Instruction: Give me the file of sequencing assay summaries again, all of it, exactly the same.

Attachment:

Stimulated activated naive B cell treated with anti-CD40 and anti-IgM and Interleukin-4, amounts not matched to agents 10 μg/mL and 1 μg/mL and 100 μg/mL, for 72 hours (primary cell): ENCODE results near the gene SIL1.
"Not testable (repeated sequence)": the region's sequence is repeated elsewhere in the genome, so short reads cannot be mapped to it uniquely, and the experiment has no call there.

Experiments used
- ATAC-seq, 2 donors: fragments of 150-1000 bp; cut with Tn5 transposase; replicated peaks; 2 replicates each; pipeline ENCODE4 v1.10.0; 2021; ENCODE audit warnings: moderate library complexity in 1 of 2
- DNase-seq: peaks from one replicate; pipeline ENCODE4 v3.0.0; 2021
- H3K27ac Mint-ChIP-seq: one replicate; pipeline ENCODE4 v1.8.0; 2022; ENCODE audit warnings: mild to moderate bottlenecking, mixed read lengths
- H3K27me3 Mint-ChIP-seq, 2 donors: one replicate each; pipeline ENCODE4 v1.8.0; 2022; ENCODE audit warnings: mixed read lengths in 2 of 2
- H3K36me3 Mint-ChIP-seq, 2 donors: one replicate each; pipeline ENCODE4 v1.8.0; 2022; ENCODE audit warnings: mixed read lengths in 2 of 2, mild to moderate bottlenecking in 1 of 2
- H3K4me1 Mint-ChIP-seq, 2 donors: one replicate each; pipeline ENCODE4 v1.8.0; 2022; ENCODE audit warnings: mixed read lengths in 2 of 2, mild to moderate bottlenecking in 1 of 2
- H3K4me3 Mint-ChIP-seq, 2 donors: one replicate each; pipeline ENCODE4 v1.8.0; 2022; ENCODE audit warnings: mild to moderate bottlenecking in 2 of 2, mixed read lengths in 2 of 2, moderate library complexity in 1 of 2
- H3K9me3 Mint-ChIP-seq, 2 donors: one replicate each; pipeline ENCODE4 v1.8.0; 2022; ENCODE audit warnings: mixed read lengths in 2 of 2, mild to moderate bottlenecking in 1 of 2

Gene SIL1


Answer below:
Stimulated activated naive B cell treated with anti-CD40 and anti-IgM and Interleukin-4, amounts not matched to agents 10 μg/mL and 1 μg/mL and 100 μg/mL, for 72 hours (primary cell): ENCODE results near the gene SIL1.
"Not testable (repeated sequence)": the region's sequence is repeated elsewhere in the genome, so short reads cannot be mapped to it uniquely, and the experiment has no call there.

Experiments used
- ATAC-seq, 2 donors: fragments of 150-1000 bp; cut with Tn5 transposase; replicated peaks; 2 replicates each; pipeline ENCODE4 v1.10.0; 2021; ENCODE audit warnings: moderate library complexity in 1 of 2
- DNase-seq: peaks from one replicate; pipeline ENCODE4 v3.0.0; 2021
- H3K27ac Mint-ChIP-seq: one replicate; pipeline ENCODE4 v1.8.0; 2022; ENCODE audit warnings: mild to moderate bottlenecking, mixed read lengths
- H3K27me3 Mint-ChIP-seq, 2 donors: one replicate each; pipeline ENCODE4 v1.8.0; 2022; ENCODE audit warnings: mixed read lengths in 2 of 2
- H3K36me3 Mint-ChIP-seq, 2 donors: one replicate each; pipeline ENCODE4 v1.8.0; 2022; ENCODE audit warnings: mixed read lengths in 2 of 2, mild to moderate bottlenecking in 1 of 2
- H3K4me1 Mint-ChIP-seq, 2 donors: one replicate each; pipeline ENCODE4 v1.8.0; 2022; ENCODE audit warnings: mixed read lengths in 2 of 2, mild to moderate bottlenecking in 1 of 2
- H3K4me3 Mint-ChIP-seq, 2 donors: one replicate each; pipeline ENCODE4 v1.8.0; 2022; ENCODE audit warnings: mild to moderate bottlenecking in 2 of 2, mixed read lengths in 2 of 2, moderate library complexity in 1 of 2
- H3K9me3 Mint-ChIP-seq, 2 donors: one replicate each; pipeline ENCODE4 v1.8.0; 2022; ENCODE audit warnings: mixed read lengths in 2 of 2, mild to moderate bottlenecking in 1 of 2

Gene SIL1